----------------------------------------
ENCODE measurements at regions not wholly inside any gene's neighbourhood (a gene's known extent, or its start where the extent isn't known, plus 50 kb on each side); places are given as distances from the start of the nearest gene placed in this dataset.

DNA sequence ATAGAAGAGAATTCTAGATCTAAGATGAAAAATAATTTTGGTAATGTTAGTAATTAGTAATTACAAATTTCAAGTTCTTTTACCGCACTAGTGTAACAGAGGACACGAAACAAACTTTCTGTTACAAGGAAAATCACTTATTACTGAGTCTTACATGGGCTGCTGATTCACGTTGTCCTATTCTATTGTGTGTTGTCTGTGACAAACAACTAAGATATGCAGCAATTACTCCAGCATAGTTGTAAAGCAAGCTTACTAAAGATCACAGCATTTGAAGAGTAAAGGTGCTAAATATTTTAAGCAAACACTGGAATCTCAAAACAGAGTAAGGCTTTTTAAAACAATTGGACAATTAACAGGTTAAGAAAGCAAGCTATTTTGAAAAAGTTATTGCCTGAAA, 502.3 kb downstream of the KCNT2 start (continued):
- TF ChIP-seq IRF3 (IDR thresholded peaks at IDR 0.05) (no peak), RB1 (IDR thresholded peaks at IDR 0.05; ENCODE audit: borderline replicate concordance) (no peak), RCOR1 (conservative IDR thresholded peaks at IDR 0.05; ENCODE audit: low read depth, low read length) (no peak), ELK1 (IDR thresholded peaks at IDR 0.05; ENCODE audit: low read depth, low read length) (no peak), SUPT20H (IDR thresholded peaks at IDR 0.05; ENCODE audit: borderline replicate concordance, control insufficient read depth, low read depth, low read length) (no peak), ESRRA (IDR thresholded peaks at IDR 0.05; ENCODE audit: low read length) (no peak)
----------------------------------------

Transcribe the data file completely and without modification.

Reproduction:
ENCODE measurements at regions not wholly inside any gene's neighbourhood (a gene's known extent, or its start where the extent isn't known, plus 50 kb on each side); places are given as distances from the start of the nearest gene placed in this dataset.

DNA sequence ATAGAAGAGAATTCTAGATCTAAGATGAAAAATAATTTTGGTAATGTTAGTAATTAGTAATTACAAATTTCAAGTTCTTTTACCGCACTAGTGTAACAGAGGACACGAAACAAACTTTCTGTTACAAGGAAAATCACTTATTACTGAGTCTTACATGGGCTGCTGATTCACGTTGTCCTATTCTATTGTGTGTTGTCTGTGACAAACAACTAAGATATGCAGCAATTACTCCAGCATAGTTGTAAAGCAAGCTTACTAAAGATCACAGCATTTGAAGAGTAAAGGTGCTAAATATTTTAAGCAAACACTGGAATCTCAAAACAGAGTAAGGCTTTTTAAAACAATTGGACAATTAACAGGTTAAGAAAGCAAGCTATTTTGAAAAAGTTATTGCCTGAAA, 502.3 kb downstream of the KCNT2 start (continued):
- TF ChIP-seq IRF3 (IDR thresholded peaks at IDR 0.05) (no peak), RB1 (IDR thresholded peaks at IDR 0.05; ENCODE audit: borderline replicate concordance) (no peak), RCOR1 (conservative IDR thresholded peaks at IDR 0.05; ENCODE audit: low read depth, low read length) (no peak), ELK1 (IDR thresholded peaks at IDR 0.05; ENCODE audit: low read depth, low read length) (no peak), SUPT20H (IDR thresholded peaks at IDR 0.05; ENCODE audit: borderline replicate concordance, control insufficient read depth, low read depth, low read length) (no peak), ESRRA (IDR thresholded peaks at IDR 0.05; ENCODE audit: low read length) (no peak)